St. Stephen's School, Rome Reviews
Our Perspective on St. Stephen's School, Rome
St. Stephen's School was founded by a group of North American educators who took the American independent school as a model, though with the intention of superseding it, literally creating a “pace-setter,” in their terminology, that other schools would seek to emulate. Notably, it was non-denominational, firmly set within the liberal-arts ideal, offering a course of study toward educating students to take active part in civic life, locally and globally. The founders chose Rome because of its stature in world history and its proximity to some of the prime moral, artistic, and political antecedents of western life. Unusual for the time, it would also be an international school in the sense that we think of it today, one where students come from around the world to grow and learn together, gaining a sense not only of their talents, but also how to deploy them in international settings. In 1975 it became the first school in Italy to adopt the IB. Today the enrollment remains intentionally small, with a high student-instructor ratio, and is attractive to students who share a dedication to learning in a truly international and intercultural environment. The facilities are as good as it gets, sparkling in every way, located in a villa—one that itself sympathetically reflects the architectural heritage of the region—steps from a number of UNESCO World Heritage Sites, including the Circus Maximus, Roman Forum and the Colosseum. Instructors also arrive from around the world, all bringing a close experience of the IB and a passion for what it can offer. A majority of students live locally, though boarding is available, and the school is rightly a draw for students arriving from IB programmes in the US and Canada. Throughout, St. Stephen's continues to realise the founders’ desire to create an institution that would be more than just another school, one that would exemplify the cosmopolitan ideal and serve as an important model of academic excellence.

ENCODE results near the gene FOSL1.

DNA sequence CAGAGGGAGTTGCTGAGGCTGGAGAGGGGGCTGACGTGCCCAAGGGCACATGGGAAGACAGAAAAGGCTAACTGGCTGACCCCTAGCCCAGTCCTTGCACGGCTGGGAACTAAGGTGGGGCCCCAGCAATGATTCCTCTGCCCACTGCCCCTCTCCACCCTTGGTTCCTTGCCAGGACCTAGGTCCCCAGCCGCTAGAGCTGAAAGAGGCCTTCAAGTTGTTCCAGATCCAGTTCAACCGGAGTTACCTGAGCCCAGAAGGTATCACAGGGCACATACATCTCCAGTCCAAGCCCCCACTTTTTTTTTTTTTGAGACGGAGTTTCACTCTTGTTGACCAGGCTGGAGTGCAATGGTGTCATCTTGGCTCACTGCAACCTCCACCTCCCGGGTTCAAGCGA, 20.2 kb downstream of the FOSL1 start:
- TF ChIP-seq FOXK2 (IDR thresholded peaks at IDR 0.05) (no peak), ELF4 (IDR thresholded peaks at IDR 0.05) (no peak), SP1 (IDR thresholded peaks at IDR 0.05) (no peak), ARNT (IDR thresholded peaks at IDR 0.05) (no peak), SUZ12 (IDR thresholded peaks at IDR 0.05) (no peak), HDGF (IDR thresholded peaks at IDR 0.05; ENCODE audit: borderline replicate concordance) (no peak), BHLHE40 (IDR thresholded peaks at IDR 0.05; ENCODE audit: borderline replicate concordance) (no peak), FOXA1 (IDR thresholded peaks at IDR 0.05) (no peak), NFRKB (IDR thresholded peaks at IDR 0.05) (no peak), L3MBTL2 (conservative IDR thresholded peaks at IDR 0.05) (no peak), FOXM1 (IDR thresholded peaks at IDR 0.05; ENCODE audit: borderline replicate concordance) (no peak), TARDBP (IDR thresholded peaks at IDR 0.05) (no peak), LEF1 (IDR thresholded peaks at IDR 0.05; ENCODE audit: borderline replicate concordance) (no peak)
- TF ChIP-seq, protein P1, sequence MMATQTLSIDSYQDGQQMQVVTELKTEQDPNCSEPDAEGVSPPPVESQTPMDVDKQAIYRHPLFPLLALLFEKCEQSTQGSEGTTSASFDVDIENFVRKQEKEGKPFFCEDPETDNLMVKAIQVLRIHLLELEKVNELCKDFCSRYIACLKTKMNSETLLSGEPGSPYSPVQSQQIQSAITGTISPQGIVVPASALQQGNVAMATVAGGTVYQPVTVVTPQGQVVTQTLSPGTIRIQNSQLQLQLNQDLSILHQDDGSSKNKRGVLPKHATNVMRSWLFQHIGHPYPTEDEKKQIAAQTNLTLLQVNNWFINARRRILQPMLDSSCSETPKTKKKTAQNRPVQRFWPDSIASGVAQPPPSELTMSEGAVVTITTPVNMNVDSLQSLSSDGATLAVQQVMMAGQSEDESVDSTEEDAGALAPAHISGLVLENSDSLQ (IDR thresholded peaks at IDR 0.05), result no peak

THE OUR KIDS REPORT: St. Stephen's School, Rome
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